In North Africa, for instance, Algeria, Egypt and Libya have been PSC members for consecutive terms while Tunisia and Mauritania have been members for only one term (2008–2010 and 2010–2012, respectively). In East Africa, Comoros, Eritrea, Somalia and South Sudan have never been members of the PSC. Similarly, the Central African region has seen the rotation of PSC membership only among five of its members, excluding the Democratic Republic of Congo (DRC), the Central African Republic (CAR) and São Tomé and Príncipe.

While SADC’s alphabetical system is more formalised than the process in other regions, it is still prone to political negotiations

While SADC’s alphabetical system is more formalised than the process in other regions, it is still prone to political negotiations, as demonstrated by South Africa’s uninterrupted membership in the PSC from 2004–2012 and again from 2013–2018.

West Africa, which consists of 15 countries – the highest among all regions and with a dedicated seat for Nigeria – has managed to rotate the PSC seats among all member states except Guinea-Bissau, which has never been a member.

Arguably, richer and more powerful countries that lobby and get endorsed to the PSC might have more capacity at their permanent missions to undertake PSC duties. However, there is a risk that such political negotiations at the regional level disregard other criteria, such as a candidate’s state of constitutional governance and past experience in conflict resolution and peacebuilding.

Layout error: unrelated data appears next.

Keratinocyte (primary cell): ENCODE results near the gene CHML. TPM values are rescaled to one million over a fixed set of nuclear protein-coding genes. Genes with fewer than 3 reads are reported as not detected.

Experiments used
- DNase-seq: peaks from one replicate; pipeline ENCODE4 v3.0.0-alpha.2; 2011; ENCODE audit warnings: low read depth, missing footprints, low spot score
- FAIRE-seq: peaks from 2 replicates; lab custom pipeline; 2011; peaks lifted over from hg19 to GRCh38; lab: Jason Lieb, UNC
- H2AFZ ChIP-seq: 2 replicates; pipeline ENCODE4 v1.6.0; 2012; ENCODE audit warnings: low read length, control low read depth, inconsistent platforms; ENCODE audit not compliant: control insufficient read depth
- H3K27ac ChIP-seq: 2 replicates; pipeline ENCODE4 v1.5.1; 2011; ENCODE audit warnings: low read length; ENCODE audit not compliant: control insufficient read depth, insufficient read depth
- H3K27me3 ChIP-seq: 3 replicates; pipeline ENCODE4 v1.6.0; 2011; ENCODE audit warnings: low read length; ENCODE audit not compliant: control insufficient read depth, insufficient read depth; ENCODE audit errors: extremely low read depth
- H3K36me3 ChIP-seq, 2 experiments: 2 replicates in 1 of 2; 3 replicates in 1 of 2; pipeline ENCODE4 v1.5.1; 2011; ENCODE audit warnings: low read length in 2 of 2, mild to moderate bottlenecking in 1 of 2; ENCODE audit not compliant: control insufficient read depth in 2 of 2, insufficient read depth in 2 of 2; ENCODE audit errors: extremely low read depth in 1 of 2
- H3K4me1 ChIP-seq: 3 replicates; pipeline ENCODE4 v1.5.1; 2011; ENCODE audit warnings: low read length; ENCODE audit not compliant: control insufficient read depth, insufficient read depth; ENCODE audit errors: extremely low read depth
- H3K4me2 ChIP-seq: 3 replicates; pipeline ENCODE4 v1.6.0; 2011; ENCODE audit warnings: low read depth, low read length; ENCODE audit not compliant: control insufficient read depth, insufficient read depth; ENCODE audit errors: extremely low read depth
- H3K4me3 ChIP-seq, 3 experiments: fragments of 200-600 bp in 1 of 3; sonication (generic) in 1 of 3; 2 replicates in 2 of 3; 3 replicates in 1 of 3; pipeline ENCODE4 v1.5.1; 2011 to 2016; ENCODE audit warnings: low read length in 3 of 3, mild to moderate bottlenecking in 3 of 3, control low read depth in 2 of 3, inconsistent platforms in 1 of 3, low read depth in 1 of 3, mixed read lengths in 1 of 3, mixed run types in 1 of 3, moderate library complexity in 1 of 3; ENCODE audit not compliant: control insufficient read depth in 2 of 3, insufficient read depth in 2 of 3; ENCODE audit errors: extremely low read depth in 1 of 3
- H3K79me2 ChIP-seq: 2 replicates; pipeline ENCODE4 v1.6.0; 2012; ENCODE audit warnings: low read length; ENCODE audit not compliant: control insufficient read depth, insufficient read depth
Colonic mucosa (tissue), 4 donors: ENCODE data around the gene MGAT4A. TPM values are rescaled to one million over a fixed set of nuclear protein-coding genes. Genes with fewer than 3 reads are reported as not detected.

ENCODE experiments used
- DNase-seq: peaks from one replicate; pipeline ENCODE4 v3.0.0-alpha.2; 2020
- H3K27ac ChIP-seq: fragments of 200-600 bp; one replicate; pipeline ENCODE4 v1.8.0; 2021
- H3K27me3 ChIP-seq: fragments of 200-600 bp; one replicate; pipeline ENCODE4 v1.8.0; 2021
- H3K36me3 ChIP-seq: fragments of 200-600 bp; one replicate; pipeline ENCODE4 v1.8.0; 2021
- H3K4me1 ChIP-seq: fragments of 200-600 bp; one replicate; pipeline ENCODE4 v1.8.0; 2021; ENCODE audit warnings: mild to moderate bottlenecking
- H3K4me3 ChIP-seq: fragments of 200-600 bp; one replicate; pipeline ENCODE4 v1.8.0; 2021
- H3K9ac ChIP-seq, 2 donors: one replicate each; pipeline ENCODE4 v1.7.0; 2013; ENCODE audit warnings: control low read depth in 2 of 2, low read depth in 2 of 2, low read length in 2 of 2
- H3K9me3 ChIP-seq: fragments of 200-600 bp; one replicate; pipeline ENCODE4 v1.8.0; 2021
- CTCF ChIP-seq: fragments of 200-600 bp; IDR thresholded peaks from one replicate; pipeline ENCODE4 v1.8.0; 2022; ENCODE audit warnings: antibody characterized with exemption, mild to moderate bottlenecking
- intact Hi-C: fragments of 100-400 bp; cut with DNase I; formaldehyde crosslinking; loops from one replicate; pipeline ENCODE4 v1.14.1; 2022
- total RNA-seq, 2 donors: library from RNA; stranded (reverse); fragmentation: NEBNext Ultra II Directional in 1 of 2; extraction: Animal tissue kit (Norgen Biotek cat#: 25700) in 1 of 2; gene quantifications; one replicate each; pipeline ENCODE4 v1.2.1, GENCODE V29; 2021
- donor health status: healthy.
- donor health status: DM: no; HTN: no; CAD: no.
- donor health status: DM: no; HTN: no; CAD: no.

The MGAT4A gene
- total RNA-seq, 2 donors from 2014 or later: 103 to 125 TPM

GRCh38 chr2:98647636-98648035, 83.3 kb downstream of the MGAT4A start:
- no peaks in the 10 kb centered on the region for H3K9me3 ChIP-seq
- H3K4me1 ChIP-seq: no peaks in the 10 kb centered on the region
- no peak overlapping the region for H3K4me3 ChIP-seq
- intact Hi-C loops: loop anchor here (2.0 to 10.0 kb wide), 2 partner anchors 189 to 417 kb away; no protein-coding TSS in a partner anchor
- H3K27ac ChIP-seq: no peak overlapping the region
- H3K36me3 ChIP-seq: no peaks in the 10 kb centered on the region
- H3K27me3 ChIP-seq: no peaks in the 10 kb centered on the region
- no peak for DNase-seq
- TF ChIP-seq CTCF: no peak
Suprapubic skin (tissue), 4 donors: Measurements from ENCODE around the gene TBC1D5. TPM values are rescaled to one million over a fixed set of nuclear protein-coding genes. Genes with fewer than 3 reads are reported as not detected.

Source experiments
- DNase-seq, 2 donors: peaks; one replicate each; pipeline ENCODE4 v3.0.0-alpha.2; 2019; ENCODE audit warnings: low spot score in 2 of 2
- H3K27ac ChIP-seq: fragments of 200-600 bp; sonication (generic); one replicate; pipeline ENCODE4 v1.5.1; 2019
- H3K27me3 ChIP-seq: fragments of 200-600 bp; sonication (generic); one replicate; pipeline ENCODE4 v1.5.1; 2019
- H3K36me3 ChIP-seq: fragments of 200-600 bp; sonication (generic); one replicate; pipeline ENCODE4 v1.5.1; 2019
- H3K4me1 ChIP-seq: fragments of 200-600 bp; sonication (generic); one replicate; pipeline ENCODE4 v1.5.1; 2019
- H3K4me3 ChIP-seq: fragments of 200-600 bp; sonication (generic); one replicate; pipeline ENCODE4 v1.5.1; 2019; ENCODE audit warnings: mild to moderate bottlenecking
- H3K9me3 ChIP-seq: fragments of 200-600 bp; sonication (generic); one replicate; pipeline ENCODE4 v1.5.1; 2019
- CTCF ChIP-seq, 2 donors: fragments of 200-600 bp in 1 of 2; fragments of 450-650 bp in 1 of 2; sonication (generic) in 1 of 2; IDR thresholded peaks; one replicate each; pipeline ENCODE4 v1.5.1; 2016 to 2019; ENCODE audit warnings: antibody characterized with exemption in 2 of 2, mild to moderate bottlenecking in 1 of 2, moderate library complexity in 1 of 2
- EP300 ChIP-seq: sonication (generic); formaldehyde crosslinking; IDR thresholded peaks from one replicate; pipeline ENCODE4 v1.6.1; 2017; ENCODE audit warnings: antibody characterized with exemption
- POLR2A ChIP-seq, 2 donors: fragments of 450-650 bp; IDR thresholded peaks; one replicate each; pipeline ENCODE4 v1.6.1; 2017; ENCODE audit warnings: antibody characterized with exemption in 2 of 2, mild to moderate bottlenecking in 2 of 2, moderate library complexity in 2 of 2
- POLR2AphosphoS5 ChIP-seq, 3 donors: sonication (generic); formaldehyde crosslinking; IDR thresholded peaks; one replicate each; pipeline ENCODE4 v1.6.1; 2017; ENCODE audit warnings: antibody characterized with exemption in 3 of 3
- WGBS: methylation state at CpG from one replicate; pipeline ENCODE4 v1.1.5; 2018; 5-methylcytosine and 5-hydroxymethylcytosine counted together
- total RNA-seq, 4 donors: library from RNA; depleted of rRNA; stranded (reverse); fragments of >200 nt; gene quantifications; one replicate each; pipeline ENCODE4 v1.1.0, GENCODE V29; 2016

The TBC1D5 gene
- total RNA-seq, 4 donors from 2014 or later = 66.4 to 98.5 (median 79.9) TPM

Richer and more powerful countries might have more capacity at their permanent missions to undertake PSC duties

Equally questionable is the lack of transparent campaign messaging by candidates, which would provide information about their priorities and credentials. Countries lobby among member states and the decision to endorse one country over another is largely a political decision.

PSC dynamics in the next two years

The election of 10 new PSC members will impact the dynamics within the council in 2020–2021. 

With the joining of Benin, Chad, Cameroon, Egypt, Mozambique and, if elected, either Somalia, Ethiopia, or Djibouti, the PSC will be composed of a majority of states whose priority has been countering terrorist threats. This is in addition to continuing members such as Nigeria and Kenya that are deeply involved in anti-terror operations in their respective regions.

It is thus probable that the issue of countering terrorism and violent extremism, as well as the various multinational responses, will feature on the PSC’s agenda in 2020.

It is probable that the issue of countering terrorism will feature on the PSC’s agenda in 2020